Animation showing where Saxons, Angles and Iutis would have settled themselves in Britain according to Bede’s “Historia ecclesiastica gentis Anglorum” (I,15). Image elaborated from Google Earth.

Bede clearly connects the groups of people who were inhabiting Britain during his time to the groups who came from overseas.

However, other written sources and archaeological data suggest that there was more complexity between the 5th and 7th centuries CE. Some fifth-century sunken-floored buildings in Britain are built in the same way as continental examples, indicating that they were brought over by those who had moved to the island. However, archaeological evidence suggests that political hierarchies didn’t develop until the late 6th century, suggesting it wasn’t elites who brought the building style over Another document called ‘The Tribal Hidage’ separates those living south of the Humber into 34 groups rather than 5.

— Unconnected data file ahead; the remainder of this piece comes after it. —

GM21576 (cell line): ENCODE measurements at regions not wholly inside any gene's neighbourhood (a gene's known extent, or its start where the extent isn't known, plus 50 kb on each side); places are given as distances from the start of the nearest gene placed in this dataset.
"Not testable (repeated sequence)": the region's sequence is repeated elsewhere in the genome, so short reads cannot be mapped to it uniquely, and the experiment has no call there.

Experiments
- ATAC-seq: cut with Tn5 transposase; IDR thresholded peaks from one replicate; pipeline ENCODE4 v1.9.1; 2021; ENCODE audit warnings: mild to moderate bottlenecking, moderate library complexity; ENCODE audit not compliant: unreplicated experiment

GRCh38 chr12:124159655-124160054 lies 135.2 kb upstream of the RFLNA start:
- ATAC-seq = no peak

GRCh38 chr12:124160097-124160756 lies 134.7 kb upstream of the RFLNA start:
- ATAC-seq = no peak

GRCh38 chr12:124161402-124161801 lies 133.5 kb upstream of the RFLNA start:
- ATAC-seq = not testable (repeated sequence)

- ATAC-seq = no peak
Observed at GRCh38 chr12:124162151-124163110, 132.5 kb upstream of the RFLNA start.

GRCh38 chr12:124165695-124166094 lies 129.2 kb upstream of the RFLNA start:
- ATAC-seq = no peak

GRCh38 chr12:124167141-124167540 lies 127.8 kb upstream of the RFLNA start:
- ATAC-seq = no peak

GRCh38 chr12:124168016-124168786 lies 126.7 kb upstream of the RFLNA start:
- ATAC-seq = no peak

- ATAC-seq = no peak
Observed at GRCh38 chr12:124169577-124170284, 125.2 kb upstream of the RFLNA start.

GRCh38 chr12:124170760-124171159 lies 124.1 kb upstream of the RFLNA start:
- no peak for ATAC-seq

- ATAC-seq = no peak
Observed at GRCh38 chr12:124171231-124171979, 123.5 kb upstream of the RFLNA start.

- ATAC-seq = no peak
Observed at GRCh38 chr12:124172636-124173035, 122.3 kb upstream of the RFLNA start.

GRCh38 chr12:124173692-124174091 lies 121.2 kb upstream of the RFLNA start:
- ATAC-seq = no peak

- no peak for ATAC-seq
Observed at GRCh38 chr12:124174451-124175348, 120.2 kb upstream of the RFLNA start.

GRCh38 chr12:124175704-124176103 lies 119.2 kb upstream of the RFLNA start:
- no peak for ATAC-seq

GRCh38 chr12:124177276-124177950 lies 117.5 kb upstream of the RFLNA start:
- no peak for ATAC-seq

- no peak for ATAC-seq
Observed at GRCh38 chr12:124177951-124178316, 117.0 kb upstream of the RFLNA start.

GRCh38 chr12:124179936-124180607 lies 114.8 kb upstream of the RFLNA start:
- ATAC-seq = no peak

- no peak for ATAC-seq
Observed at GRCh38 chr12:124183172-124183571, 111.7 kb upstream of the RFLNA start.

Bede’s writing gives us an insight into how the narratives around Britain’s Early Medieval settlers changed over time, as they slowly came together to form unified political groups.

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